Francis William Hill, 86, a Washington attorney and a former president of the D.C. Bar who was active in civic and patriotic organizations, died of cardiac arrest Jan. 17 at his home in Chevy Chase.

Mr. Hill, who was born in Upper Marlboro, graduated from St. John's College in Annapolis and earned his law degree at Georgetown University. He served in the Army during World War I.

He was an assistant in the D.C. corporations counsel's office from 1919 to 1923. He then established a private law practice in Washington and continued it until his death. He was a director of the Prudential Building and Loan Association and a director-emeritus of the Interstate Building and Loan Association.

In addition to serving as president of the D.C. Bar, which gave him a distinguished service certificate in 1974, Mr. Hill had been a governor of the American Bar Association. He also was a past president of the Barristers Club and the Lawyers Club and a director of the Legal Aid Bureau of D.C. He taught law at National University and the Washington College of Law.

He was a president of Suburban Hospital, a director of the D.C. Society for the Prevention of Blindness and a treasurer of the American Hearing Society. He was chairman of a Selective Service board in Montgomery County.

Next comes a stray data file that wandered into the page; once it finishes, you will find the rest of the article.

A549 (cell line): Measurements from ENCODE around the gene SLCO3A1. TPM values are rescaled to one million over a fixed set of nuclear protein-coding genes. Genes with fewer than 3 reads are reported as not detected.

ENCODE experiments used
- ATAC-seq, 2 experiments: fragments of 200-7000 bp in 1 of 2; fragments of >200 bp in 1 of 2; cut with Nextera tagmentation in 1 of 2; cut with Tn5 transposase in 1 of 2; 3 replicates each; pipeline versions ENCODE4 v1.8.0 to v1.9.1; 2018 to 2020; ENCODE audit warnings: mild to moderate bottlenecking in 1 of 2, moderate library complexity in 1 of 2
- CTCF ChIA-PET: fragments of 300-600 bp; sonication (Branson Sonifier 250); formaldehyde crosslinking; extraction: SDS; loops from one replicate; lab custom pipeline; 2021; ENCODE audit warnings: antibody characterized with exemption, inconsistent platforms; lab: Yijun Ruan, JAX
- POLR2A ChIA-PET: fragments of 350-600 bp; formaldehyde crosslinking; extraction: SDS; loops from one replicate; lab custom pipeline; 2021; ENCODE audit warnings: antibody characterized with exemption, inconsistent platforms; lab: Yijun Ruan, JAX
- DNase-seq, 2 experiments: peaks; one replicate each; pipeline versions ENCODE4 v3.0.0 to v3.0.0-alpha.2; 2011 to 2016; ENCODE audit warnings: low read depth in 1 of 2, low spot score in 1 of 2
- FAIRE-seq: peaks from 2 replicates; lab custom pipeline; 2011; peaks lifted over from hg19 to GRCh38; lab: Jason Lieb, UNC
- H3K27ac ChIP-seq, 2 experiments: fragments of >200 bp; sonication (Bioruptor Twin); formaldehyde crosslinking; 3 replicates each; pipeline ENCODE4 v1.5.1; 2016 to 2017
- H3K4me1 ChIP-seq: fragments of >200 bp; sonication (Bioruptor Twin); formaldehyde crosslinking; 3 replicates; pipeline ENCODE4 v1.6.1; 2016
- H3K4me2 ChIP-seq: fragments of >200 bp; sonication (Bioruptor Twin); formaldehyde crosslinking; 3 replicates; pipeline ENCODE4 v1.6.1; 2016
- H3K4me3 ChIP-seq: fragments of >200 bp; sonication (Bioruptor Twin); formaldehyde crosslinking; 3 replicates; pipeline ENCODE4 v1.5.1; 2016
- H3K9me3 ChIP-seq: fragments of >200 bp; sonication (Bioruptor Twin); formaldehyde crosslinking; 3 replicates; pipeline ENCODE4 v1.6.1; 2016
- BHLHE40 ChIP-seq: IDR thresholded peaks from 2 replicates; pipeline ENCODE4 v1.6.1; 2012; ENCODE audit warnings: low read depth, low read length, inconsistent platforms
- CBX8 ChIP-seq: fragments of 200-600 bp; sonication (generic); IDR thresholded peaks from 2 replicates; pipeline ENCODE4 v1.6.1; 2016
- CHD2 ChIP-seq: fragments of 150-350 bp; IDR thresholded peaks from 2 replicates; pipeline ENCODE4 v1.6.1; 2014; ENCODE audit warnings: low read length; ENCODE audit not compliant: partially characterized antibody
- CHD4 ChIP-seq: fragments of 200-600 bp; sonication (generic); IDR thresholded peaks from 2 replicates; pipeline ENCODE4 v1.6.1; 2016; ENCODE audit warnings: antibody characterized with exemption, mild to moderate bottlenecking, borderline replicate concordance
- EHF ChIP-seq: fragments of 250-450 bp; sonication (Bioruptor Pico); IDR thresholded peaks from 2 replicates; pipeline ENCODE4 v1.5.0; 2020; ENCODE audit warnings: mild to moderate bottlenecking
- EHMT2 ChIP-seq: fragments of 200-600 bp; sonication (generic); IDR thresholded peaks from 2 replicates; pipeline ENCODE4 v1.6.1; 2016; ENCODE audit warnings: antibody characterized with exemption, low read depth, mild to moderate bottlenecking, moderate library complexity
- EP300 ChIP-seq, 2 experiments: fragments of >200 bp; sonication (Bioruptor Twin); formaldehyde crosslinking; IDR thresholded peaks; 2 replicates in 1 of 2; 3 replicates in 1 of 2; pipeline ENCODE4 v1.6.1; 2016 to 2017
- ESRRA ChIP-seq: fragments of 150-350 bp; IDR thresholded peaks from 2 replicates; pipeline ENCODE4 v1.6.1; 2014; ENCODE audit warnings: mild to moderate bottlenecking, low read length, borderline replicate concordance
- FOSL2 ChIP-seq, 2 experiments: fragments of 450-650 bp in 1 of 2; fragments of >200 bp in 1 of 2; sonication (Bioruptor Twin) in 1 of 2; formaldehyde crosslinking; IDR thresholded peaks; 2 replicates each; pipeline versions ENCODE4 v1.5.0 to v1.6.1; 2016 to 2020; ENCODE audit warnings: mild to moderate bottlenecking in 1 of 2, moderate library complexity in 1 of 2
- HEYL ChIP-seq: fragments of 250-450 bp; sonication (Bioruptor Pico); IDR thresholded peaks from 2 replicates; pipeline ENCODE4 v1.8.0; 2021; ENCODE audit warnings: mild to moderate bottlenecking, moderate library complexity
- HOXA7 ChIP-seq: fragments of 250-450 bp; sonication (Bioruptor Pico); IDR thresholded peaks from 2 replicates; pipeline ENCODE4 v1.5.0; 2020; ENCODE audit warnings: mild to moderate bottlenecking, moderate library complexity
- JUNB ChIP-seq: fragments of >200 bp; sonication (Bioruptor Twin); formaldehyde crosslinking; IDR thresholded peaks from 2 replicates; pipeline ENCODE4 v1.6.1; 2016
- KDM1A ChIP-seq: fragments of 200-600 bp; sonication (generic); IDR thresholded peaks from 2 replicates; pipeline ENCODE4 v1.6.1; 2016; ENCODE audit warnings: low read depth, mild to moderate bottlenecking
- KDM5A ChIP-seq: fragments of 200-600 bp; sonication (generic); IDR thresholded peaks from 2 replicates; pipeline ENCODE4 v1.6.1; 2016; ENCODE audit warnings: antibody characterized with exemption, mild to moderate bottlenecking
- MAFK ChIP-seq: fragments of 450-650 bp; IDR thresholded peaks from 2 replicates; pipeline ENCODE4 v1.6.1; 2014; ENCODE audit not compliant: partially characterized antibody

Mr. Hill was a president emeritus of the Society of the Cincinnatus of Maryland and a president of the Descendents of the Lords of the Maryland Manors and the Washington and Northern Virginia Company, Jamestowne Society.

He also was a past president of the Alumni Association of St. John's College. He was a member of the Chevy Chase Club and a former member of the Metropolitan Club.

His first wife, the former Daviette Corbell Ficklen, whom he married in 1923, died in 1979.

Survivors include his wife, the former Margaret Rippard Rafferty, of Chevy Chase; two daughters by his first marriage, Mrs. Philip R. Stansbury, of Washington, and Mrs. John M. Myers, of Upper Marlboro; a sister, Mrs. Louis C. Arthur, of Washington, and four grandchildren.

The family suggests that expressions of sympathy be in the form of contributions to a charity of one's choice.